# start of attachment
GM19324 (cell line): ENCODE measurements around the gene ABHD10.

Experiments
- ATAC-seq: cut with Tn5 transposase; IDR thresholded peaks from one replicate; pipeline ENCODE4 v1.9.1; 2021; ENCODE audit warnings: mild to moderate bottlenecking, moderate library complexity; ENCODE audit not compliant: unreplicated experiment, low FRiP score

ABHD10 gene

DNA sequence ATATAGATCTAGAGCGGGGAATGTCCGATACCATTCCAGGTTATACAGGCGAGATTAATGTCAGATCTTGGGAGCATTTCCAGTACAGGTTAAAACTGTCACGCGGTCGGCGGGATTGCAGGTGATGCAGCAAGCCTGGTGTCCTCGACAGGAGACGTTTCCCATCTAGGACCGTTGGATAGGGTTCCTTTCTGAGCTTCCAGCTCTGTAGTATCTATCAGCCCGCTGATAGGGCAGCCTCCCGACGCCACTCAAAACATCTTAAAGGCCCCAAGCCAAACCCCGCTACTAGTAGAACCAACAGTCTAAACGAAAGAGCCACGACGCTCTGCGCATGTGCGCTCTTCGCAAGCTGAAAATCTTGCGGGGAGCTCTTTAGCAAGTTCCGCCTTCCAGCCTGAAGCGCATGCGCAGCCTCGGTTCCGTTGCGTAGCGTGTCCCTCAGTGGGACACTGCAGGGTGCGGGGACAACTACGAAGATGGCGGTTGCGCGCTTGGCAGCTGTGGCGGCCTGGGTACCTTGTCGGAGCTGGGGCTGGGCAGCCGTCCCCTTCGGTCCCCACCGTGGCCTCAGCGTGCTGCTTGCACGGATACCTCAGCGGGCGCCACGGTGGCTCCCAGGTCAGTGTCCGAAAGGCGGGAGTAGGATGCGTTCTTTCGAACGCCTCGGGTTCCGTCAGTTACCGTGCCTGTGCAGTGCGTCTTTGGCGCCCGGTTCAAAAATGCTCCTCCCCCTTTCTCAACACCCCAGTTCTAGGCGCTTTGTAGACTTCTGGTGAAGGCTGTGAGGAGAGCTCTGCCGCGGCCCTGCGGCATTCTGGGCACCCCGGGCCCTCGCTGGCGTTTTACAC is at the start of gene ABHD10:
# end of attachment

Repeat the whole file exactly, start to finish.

GM19324 (cell line): ENCODE measurements around the gene ABHD10.

Experiments
- ATAC-seq: cut with Tn5 transposase; IDR thresholded peaks from one replicate; pipeline ENCODE4 v1.9.1; 2021; ENCODE audit warnings: mild to moderate bottlenecking, moderate library complexity; ENCODE audit not compliant: unreplicated experiment, low FRiP score

ABHD10 gene

DNA sequence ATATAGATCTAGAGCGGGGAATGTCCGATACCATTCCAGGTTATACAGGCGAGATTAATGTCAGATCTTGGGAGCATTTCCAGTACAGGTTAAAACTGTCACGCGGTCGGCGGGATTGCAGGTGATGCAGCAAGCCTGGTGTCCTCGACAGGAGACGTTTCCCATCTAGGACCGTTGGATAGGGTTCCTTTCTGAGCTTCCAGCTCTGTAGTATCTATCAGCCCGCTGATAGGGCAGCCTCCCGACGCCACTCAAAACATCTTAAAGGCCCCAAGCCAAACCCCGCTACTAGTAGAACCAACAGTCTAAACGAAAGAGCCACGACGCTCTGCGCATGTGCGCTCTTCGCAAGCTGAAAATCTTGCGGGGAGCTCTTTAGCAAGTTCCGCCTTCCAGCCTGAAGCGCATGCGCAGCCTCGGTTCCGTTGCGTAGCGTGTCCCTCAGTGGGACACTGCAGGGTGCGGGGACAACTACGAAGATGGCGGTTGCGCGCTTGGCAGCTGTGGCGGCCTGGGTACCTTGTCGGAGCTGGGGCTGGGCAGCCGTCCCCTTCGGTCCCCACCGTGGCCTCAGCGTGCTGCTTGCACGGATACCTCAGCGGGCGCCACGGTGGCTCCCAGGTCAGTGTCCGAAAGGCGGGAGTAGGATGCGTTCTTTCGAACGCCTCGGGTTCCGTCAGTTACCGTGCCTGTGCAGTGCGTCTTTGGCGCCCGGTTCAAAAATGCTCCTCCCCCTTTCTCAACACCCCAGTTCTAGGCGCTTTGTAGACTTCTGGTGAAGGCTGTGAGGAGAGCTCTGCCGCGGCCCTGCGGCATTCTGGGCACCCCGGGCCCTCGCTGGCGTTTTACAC is at the start of gene ABHD10: